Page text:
Single-parent families are becoming increasingly common around the world due to growing rates of divorce, separations, and couples having children outside of marriage.
Despite this, previous research on single parents has largely focused on single mothers, and no study to date has compared single fathers and mothers. There is only one similar study from Sweden, which compared single and partnered fathers only, and found that single fathers had a 30% greater risk of mortality than partnered fathers.
“Our research highlights that single fathers have higher mortality, and demonstrates a need for public health policies to help identify and support these men,” says lead author Dr Maria Chiu, Institute for Clinical Evaluative Sciences and University of Toronto, Canada. “While our study does not identify the exact cause of this, we did find that single fathers also tend to have unhealthier lifestyles, which could be an important area to address to improve health in this high-risk group.” 
The study included 40490 people who took part in the Canadian Community Health Survey, including 871 single fathers, 4590 single mothers, 16341 partnered fathers, and 18688 partnered mothers (average age 41-46 years). Single parents included people who were living at home with one or more biological or adopted children under the age of 25, and who were divorced, separated, widowed, single, never married, and not living with a partner.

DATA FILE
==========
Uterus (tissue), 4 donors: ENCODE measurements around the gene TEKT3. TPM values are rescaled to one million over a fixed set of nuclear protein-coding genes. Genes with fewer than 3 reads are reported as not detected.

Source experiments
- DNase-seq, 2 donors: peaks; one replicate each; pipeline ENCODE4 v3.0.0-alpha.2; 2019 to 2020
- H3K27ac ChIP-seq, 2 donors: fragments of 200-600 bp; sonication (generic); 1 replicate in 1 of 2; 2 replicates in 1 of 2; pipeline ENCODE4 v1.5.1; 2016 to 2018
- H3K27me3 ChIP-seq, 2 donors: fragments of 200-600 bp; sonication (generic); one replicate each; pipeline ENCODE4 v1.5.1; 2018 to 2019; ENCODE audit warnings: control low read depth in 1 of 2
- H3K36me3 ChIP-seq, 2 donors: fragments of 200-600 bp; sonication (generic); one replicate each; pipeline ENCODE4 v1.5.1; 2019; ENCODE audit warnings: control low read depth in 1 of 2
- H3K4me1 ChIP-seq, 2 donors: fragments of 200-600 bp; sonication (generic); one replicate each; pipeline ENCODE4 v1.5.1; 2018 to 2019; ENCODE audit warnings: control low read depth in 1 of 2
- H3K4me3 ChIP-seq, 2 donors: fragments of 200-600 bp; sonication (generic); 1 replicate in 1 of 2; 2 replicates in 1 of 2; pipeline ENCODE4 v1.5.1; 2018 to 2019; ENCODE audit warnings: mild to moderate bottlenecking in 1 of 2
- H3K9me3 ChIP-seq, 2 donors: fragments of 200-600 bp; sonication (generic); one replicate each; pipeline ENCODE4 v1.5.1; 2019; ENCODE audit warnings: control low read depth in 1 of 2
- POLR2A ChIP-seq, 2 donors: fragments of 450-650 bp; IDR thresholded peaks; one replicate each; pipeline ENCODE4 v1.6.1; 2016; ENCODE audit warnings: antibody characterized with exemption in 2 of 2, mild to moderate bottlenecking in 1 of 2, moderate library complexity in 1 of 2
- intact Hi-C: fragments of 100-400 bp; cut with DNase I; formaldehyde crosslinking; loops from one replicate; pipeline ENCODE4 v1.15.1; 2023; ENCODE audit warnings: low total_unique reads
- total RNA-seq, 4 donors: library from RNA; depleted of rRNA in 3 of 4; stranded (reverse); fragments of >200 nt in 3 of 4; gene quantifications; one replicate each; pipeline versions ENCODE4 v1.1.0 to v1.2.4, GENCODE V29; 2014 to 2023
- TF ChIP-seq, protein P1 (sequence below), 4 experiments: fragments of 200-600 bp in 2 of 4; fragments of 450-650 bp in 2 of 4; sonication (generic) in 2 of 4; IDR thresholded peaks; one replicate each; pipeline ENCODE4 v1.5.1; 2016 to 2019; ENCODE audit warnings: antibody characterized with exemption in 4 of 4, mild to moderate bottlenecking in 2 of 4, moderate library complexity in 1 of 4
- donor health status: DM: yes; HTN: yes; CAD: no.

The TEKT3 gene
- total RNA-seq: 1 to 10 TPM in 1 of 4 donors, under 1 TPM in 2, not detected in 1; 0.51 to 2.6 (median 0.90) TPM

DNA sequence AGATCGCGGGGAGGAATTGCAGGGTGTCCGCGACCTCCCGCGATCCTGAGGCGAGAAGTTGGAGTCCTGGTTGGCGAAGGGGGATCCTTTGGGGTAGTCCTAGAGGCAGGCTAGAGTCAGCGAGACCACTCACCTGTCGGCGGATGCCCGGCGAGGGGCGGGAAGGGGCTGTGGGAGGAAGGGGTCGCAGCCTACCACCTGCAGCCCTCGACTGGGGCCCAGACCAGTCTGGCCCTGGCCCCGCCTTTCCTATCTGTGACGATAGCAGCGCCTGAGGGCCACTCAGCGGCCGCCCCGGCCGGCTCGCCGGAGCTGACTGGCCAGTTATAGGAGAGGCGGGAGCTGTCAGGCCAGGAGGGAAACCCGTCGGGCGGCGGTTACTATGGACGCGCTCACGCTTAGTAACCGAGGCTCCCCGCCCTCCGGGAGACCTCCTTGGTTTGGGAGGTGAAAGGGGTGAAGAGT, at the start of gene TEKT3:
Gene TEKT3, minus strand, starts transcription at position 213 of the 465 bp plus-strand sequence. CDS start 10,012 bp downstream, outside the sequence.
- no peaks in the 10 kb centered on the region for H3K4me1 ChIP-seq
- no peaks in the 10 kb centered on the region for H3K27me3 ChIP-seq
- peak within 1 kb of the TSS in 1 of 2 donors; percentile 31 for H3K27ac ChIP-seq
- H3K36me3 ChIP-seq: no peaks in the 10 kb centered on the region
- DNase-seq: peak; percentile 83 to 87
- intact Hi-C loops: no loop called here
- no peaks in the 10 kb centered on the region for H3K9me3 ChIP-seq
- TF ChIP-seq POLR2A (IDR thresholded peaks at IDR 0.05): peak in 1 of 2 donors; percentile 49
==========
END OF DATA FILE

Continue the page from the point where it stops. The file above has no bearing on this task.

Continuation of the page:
The participants completed questionnaires to give details of their lifestyle and sociodemographic status, including their fruit and vegetable intake, physical activity, and binge drinking. This was linked to their administrative health records to identify medical conditions, how often they used health services, whether they died, and cause of death .
After a median of 11 years follow-up, 693 people had died. Single fathers were more likely to die over this period (5.8 deaths per 1000 person years, 35/871 died), compared to partnered fathers (1.9 deaths per 1000 person years, 345/16341 died), and single mothers (1.7 deaths per 1000 person years, 85/4590 died). Partnered mothers were least likely to die over the follow-up period (1.2 deaths per 1000 person years, 228/18688 died).
At baseline, single fathers were older, had a higher prevalence of cancer than single mothers and partnered parents, and were more likely to have cardiovascular disease than single and partnered mothers. Single fathers were also more likely than partnered fathers to have had an emergency medical visit or hospital admission in the past year.
While the leading cause of death for single fathers remained unclear (deaths were most likely classified as “other causes”), single fathers were more likely to lead unhealthy lifestyles. For example, they ate fewer fruit and vegetables, and were more likely to binge drink than single mothers and partnered parents.
The authors note that social differences could also play a role in the increased risk for single fathers, potentially leading to increased stress and fewer coping mechanisms. Single fathers were more likely to be separated, divorced, or widowed than single mothers.